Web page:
IN THE SUPREME COURT OF THE STATE OF KANSAS
STATE OF KANSAS,
CALLIE JANE THOMAS,
SYLLABUS BY THE COURT
An accused's knowledge of his or her suspended status is an essential element of the felony offense of driving while license suspended under K.S.A. 1997 Supp. 8-262(a)(1)(C). Proof of knowledge of status may be by circumstantial evidence. The finder of fact may, but is not required to, infer knowledge of status from the accused's driving record showing two prior convictions for driving while license suspended.
Review of the judgment of the Court of Appeals in an unpublished opinion filed May 15, 1998. Appeal from Bourbon district court, GERALD W. HART, judge. Judgment of the Court of Appeals affirming the district court is affirmed. Judgment of the district court is affirmed. Opinion filed December 11, 1998.
Craig H. Durham, assistant appellate defender, argued the cause, and Jessica R. Kunen, chief appellate defender, was with him on the brief for appellant.
John L. Swarts, III, county attorney, argued the cause, and Cline I. Boone, assistant county attorney, and Carla J. Stovall, attorney general, were with him on the brief for appellee.
The opinion of the court was delivered by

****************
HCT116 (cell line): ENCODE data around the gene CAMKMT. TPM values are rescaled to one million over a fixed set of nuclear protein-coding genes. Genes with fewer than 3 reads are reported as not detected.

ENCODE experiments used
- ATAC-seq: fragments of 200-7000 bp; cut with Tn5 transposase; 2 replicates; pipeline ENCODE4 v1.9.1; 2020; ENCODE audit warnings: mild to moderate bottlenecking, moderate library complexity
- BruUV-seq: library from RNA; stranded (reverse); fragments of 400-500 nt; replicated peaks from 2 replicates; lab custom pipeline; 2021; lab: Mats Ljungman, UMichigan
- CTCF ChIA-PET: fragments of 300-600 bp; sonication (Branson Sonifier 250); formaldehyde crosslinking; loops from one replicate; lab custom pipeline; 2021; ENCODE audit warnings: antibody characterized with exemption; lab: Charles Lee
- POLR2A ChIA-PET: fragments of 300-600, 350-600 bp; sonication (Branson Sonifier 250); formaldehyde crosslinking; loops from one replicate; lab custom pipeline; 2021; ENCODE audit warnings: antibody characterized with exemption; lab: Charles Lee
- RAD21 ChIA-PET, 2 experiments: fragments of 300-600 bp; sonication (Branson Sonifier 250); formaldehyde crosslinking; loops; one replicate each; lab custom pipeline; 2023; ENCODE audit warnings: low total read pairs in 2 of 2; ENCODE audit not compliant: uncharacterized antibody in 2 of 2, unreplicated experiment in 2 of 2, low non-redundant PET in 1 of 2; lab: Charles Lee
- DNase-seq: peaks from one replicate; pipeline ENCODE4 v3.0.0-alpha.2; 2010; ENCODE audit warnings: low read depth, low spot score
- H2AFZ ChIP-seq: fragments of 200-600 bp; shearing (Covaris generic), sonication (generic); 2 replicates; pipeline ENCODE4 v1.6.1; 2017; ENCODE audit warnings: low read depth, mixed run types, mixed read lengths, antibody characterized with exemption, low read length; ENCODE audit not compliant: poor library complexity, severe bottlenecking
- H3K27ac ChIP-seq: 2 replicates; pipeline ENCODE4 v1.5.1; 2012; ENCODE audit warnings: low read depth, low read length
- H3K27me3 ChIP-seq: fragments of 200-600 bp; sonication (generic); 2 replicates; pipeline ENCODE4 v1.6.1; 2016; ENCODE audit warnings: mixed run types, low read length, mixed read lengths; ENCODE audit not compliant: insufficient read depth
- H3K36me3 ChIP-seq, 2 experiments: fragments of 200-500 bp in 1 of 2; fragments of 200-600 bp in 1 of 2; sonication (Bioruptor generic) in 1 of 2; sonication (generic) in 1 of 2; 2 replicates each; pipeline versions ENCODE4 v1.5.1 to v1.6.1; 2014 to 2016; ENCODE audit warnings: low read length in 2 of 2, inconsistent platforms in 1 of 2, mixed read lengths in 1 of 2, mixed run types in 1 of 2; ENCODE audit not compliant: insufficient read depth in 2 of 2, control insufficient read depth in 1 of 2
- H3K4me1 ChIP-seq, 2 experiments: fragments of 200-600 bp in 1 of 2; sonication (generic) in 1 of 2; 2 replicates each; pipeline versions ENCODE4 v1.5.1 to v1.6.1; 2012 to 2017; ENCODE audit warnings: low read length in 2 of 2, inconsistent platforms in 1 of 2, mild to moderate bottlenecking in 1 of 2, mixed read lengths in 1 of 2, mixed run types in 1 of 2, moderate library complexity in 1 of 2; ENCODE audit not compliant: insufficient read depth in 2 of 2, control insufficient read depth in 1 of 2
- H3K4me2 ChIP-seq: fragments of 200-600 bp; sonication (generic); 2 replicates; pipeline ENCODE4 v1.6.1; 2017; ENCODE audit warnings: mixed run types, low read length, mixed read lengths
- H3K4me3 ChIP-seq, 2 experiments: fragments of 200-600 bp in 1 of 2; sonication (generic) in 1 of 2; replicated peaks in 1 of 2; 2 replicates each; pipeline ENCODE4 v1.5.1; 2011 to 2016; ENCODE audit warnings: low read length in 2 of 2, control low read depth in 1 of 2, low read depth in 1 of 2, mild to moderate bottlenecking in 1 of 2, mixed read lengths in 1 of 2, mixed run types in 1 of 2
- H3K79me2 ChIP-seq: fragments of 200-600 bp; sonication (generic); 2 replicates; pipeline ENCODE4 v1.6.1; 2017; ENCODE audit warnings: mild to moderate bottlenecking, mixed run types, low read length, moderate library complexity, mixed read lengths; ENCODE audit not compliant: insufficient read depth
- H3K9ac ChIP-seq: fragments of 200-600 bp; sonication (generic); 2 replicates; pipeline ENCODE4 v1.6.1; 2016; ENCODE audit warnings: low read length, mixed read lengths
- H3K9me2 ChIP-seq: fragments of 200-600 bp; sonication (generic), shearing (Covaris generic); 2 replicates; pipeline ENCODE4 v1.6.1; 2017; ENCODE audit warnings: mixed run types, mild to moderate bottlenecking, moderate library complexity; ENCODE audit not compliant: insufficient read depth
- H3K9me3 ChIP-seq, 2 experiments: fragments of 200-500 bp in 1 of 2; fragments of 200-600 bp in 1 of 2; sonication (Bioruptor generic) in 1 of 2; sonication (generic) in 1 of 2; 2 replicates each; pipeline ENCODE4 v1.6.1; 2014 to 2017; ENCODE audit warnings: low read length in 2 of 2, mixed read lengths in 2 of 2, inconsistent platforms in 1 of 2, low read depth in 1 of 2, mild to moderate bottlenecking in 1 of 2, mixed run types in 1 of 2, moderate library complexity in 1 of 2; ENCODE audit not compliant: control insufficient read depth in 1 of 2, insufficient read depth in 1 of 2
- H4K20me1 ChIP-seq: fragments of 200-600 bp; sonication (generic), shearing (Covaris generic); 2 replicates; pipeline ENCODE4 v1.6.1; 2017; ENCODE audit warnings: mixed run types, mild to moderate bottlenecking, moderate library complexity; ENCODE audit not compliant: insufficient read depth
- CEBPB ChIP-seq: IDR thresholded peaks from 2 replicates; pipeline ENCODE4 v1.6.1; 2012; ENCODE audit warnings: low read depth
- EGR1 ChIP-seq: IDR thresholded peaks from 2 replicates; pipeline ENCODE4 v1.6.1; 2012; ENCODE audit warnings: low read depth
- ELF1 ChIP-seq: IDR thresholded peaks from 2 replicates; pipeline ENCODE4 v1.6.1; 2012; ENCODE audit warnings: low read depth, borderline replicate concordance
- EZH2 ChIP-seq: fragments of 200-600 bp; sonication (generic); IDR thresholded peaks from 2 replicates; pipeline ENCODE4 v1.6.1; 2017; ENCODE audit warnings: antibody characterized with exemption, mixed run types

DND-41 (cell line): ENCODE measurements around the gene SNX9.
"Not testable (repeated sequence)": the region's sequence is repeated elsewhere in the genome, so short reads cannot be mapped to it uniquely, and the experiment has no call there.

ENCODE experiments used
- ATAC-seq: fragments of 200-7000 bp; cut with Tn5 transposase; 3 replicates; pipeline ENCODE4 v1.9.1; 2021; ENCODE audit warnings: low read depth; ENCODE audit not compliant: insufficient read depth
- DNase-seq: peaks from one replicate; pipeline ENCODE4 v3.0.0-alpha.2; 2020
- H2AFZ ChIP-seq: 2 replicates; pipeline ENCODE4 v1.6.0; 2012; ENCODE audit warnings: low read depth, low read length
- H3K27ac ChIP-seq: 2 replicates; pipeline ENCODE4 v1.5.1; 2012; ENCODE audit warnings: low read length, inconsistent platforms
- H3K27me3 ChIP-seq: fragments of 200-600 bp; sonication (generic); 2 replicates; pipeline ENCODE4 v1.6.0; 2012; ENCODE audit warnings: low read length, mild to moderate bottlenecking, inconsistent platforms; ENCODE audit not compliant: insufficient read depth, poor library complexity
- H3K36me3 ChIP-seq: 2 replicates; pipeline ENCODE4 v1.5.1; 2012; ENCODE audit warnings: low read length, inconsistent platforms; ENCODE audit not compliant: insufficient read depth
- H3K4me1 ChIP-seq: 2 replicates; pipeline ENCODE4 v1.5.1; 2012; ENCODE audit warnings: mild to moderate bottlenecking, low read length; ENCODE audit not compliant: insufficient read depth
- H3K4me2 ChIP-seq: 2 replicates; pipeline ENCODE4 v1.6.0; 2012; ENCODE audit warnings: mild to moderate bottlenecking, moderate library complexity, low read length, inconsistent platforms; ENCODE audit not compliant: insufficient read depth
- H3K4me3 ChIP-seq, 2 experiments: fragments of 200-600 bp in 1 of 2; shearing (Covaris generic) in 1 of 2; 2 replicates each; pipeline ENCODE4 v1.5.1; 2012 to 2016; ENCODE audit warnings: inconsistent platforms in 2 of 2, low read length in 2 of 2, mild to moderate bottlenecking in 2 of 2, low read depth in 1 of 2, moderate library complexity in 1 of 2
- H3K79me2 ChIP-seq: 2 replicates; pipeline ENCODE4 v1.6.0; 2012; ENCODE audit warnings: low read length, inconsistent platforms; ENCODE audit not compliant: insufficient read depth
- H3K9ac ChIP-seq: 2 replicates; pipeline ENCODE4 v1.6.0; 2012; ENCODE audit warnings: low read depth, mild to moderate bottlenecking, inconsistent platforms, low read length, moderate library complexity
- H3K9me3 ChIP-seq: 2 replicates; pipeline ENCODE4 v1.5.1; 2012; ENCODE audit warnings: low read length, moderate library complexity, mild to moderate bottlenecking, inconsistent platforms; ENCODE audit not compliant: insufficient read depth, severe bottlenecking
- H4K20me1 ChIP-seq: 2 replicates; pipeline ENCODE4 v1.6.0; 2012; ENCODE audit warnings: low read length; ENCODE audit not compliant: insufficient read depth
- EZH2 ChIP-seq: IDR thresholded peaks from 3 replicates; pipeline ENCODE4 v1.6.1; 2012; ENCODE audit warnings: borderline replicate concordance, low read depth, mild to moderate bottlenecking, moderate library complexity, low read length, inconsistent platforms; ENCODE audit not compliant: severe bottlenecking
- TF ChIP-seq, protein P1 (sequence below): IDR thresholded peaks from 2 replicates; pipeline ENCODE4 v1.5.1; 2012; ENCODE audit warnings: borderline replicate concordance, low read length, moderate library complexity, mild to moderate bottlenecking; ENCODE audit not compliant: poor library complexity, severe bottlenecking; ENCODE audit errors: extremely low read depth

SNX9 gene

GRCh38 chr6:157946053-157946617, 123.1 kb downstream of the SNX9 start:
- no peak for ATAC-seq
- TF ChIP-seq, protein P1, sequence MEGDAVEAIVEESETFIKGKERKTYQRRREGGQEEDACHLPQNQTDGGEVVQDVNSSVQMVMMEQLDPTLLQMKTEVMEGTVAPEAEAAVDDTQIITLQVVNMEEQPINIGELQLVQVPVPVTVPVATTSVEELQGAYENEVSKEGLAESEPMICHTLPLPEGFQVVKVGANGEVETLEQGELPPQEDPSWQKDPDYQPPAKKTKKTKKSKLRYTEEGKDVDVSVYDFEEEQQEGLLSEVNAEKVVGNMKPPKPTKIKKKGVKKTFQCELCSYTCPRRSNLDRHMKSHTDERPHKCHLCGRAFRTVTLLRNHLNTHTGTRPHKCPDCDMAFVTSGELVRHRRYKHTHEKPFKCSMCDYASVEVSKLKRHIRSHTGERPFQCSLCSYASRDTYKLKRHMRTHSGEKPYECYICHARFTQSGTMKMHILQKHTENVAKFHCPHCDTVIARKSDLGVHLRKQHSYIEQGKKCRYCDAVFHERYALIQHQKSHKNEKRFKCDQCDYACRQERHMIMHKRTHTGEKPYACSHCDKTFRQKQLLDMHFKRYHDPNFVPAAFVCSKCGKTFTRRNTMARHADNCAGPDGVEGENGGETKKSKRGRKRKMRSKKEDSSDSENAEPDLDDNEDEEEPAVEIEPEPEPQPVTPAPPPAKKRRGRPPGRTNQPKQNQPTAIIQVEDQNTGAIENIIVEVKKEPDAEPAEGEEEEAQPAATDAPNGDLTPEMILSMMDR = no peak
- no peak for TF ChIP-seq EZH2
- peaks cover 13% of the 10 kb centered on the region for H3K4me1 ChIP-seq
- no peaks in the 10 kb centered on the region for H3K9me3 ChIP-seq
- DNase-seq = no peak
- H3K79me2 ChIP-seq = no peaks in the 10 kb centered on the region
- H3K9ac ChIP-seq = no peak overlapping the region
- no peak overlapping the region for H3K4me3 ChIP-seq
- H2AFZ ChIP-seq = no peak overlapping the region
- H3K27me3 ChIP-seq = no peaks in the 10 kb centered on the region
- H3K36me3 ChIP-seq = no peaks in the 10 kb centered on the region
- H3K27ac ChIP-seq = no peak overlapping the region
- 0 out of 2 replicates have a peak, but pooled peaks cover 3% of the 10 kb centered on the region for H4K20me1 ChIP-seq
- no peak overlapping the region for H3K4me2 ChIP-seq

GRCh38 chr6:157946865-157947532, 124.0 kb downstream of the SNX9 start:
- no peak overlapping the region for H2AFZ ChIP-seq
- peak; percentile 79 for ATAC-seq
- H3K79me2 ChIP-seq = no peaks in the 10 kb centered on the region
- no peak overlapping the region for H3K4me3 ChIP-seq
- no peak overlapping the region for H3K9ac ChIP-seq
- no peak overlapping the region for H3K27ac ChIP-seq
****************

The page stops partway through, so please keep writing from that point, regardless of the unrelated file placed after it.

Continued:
DAVIS, J.: This case presents the question of whether our holding in State v. Lewis, 263 Kan. 843, 953 P.2d 1016 (1998), that knowledge of status as a habitual violator is a required element of driving while a habitual violator under K.S.A. 1997 Supp. 8-287 applies to the felony charge of driving while license suspended under K.S.A. 1997 Supp. 8-262(a)(1)(C). On petition for review, we agree with the Court of Appeals that Lewis applies and affirm.
On January 7, 1996, defendant Callie Thomas was stopped by a Kansas Highway Patrol trooper. An identification check revealed that her Oklahoma driver's license was suspended. Based on two prior Oklahoma convictions of driving on a suspended license, the defendant was charged with a severity level 9 nonperson felony offense of driving while suspended under 8-262(a)(1)(C).
The defendant appeared with court-appointed counsel and waived her right to a preliminary hearing, and the case was set for trial or plea. On the date of trial the defendant again appeared in person and with counsel, waived her right to a jury trial, and asked that the case proceed immediately with a bench trial. The court agreed to proceed with trial.